Orange County residents making up to $75,000 a year could get a $600 stimulus check from the state if state legislators approve Gov. Gavin Newsom’s budget proposal. 

“That tax rebate will impact just shy of 80% of all tax filers” across the state, Newsom said at a Monday news conference. 

He noted many were left out of the previous $600 bailout that went to people making less than $30,000 a year.

“We need to provide direct relief to people in the middle class — people earning up to $75,000,” Newsom said. “That represents almost 80% of all tax filers in California.” 

State officials have indicated there’s over $75 billion in surplus money and the Democratic super majority state legislature is crafting proposals on how to spend that money. Nearly $12 billion of that will be used for the stimulus checks.

And the state expects to receive more than $27 billion in federal relief funds.

One proposal calls for a $5.2 billion renter relief fund for low-income residents. 

Newsom said he’s not sure how much back rent is owed throughout the state.

“That’s why we’re increasing the total number available on the higher end [$5.2 billion] to make sure we’re covering a worst case scenario,” he said. 

Some OC cities, like Anaheim, created a rental relief using previous federal bailout money.

Residents need to file their taxes to qualify for the stimulus money and the filing deadline is May 17th.

Newsom — after not publicly saying much for a couple weeks — said he’s going to unveil new surplus money and bailout fund spending plans throughout the week. 

The budget proposals also come as the Governor is slated to face a recall election, with Gubernatorial candidates John Cox and Caitlyn Jenner kicking off their campaigns last week.

Meanwhile, state health officials expect a Golden State reopening to happen June 15 — when all pandemic restrictions, except masks, are slated to be lifted.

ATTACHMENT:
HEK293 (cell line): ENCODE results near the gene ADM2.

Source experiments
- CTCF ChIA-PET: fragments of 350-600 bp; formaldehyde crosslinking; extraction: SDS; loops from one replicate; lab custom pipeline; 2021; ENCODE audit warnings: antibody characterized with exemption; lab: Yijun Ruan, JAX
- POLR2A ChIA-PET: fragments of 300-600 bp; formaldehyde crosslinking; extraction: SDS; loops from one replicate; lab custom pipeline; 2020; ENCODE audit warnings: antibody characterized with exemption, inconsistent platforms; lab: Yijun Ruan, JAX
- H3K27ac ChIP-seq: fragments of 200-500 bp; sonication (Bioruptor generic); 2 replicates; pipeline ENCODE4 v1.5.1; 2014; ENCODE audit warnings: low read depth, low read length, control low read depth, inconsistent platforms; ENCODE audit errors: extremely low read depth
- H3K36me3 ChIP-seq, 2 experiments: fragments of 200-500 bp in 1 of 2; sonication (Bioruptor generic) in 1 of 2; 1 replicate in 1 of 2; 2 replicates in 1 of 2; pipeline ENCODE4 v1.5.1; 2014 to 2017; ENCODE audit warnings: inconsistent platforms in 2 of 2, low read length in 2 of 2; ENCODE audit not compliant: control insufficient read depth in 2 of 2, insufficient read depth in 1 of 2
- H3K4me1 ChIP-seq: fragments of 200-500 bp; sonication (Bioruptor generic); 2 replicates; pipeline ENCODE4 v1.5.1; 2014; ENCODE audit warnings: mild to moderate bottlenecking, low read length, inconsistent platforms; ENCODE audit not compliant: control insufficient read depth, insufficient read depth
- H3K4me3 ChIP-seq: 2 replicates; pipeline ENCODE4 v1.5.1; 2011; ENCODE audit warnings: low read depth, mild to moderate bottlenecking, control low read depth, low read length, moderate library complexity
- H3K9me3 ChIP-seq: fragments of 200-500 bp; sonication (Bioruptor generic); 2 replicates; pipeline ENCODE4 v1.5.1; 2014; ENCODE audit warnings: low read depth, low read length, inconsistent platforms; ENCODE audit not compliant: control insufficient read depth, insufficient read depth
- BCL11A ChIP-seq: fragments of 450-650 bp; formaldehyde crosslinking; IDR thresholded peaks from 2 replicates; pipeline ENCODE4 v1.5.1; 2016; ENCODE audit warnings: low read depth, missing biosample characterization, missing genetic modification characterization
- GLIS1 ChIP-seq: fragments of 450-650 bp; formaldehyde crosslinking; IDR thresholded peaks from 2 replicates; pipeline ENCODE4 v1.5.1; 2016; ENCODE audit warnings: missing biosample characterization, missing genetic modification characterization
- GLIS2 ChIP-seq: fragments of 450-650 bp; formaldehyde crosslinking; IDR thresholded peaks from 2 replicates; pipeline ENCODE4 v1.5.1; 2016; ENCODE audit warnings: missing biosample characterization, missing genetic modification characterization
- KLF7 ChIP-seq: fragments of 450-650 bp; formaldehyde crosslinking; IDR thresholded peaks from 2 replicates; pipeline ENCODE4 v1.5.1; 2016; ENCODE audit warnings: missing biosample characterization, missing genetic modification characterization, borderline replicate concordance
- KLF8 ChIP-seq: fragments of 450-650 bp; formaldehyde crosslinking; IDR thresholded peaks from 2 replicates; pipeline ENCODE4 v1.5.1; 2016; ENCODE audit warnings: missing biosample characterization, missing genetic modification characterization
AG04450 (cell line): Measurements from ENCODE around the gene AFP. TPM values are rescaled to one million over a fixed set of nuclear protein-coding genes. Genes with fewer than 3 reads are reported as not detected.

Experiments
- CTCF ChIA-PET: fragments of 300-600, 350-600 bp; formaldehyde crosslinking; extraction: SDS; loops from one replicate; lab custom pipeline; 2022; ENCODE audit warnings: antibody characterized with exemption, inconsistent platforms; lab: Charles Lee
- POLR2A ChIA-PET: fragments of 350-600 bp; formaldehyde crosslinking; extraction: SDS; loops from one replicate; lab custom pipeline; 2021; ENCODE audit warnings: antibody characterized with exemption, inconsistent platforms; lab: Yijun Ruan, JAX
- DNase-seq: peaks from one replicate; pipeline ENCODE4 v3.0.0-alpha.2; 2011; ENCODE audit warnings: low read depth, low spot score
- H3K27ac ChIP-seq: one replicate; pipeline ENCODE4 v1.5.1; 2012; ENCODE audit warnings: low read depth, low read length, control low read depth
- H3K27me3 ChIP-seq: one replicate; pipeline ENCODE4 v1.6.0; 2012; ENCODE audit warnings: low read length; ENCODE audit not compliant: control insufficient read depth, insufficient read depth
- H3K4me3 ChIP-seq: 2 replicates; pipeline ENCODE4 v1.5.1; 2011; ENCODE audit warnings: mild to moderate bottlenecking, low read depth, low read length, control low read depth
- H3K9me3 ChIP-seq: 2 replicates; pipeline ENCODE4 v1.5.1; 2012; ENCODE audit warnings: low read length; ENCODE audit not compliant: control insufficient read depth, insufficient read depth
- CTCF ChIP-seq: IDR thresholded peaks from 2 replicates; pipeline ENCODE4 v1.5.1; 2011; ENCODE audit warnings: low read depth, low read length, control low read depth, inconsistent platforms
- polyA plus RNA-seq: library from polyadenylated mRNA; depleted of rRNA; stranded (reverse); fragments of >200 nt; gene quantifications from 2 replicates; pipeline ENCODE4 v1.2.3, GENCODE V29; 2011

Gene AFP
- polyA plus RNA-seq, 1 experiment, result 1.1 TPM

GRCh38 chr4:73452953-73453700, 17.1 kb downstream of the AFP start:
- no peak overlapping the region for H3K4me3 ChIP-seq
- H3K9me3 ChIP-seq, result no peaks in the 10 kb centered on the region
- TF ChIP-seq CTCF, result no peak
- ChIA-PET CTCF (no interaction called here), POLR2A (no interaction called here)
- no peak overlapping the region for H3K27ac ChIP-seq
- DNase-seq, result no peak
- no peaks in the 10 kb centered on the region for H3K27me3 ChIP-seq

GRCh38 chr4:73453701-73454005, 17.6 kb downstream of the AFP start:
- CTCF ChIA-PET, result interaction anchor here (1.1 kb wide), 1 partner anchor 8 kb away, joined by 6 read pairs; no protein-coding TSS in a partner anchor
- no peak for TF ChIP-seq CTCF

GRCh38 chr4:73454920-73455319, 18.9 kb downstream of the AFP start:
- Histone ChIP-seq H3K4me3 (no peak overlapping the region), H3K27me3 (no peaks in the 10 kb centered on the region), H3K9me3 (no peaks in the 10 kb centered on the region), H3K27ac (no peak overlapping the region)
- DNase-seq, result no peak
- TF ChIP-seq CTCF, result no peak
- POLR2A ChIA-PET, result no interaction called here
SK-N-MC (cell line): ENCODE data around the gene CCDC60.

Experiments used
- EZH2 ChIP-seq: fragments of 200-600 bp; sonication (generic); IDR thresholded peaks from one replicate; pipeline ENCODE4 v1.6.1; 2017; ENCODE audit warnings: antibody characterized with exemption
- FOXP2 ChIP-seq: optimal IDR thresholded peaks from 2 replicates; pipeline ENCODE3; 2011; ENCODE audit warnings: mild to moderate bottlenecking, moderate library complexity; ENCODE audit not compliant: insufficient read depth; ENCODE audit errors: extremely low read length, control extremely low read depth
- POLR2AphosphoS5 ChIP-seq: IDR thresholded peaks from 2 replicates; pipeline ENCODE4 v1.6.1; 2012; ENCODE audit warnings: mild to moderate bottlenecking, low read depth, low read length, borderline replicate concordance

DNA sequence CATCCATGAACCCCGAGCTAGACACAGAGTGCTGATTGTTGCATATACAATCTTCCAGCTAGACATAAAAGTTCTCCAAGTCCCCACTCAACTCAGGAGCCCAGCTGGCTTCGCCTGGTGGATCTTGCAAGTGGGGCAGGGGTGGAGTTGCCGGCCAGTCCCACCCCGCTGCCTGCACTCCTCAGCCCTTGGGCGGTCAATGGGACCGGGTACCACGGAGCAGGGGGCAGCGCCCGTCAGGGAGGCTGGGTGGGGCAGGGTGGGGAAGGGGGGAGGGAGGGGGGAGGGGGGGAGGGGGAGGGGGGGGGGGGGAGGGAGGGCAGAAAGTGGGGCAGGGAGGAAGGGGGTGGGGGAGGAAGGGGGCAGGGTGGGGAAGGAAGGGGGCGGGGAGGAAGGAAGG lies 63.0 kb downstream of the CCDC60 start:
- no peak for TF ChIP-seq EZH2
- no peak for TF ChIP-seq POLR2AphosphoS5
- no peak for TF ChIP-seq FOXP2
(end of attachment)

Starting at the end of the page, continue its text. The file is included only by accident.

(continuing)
But vaccinations have slowed down statewide. 

Shots have also slowed down in Orange County and county health officials are slated to close the vaccination supersites early next month to shift to a neighborhood clinic strategy. 

Community health clinics throughout Orange County have been in overdrive since the coronavirus pandemic began — they’ll soon be asked to do more vaccinations as some clinics face dwindling funds.

It’s a move county officials hope will help tackle some vaccine hesitancy in OC.

Clinics, and the community organizations supporting them, have been working to bring testing, education and isolation resources to OC’s hardest hit communities over the past year. 

The network of community groups and clinics soon began working with hospitals, pharmacies and cities across OC to bring vaccinations to the county’s hardest hit residents.

“It took everybody — the clinics, the community based organizations, the cities, some of the private doctors, the pharmacies,” said Ellen Ahn, executive director of Korean Community Services. “Now is the final kind of stretch for neighborhood small pods.” 

Ahn, in a Friday phone interview, said she’s seen an overwhelming uptick in vaccinations among the Asian and Pacific Islander communities.

County officials previously said they’re going to redirect resources from the vaccination supersites to the neighborhood clinic efforts.